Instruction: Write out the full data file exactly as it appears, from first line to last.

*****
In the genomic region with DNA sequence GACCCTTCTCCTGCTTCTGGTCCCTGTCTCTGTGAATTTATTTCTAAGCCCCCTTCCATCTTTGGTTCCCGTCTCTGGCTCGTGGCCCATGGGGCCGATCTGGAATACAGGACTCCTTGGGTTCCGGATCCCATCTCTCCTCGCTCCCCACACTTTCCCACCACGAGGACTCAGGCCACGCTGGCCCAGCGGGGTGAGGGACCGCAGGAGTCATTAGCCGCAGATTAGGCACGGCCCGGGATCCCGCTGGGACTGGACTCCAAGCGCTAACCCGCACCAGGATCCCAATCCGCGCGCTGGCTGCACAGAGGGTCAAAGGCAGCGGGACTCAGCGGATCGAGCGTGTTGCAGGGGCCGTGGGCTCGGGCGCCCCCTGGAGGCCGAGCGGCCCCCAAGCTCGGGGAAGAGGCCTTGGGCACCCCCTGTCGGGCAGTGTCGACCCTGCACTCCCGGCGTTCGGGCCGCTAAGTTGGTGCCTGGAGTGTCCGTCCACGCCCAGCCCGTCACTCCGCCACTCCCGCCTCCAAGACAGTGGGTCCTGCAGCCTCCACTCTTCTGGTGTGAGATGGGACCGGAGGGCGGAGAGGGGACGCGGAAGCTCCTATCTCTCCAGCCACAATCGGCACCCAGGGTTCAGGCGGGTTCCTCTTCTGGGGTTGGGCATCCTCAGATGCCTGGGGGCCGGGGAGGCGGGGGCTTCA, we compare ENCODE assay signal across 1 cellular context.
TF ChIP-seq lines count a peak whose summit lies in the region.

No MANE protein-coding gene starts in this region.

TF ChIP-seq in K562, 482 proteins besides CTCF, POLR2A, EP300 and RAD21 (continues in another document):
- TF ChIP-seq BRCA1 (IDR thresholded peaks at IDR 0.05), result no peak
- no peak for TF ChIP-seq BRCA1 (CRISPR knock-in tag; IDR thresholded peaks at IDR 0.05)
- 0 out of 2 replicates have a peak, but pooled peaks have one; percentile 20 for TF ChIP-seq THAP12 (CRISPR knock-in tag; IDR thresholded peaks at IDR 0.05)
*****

In the genomic region with DNA sequence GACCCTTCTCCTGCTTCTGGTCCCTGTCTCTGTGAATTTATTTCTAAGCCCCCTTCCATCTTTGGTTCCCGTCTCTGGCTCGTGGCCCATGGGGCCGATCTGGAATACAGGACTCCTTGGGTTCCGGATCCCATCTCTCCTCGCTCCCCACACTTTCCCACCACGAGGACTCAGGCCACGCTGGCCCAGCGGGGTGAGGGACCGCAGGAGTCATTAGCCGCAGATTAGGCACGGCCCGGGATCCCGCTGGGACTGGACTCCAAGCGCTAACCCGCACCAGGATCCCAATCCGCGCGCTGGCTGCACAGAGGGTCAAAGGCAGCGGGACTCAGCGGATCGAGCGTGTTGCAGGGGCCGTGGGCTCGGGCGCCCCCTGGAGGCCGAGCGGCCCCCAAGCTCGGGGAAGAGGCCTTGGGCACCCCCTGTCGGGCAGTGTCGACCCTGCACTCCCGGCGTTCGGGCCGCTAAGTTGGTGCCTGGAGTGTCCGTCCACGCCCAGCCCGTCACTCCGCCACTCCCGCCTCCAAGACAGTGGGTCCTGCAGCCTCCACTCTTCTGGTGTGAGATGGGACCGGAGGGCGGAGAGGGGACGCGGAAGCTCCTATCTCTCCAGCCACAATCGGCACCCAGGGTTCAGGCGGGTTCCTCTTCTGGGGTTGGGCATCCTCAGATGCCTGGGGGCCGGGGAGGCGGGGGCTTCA, we compare ENCODE assay signal across 1 cellular context.
TF ChIP-seq lines count a peak whose summit lies in the region.

No MANE protein-coding gene starts in this region.

TF ChIP-seq in K562, 482 proteins besides CTCF, POLR2A, EP300 and RAD21 (continues in another document):
- TF ChIP-seq BRCA1 (IDR thresholded peaks at IDR 0.05), result no peak
- no peak for TF ChIP-seq BRCA1 (CRISPR knock-in tag; IDR thresholded peaks at IDR 0.05)
- 0 out of 2 replicates have a peak, but pooled peaks have one; percentile 20 for TF ChIP-seq THAP12 (CRISPR knock-in tag; IDR thresholded peaks at IDR 0.05)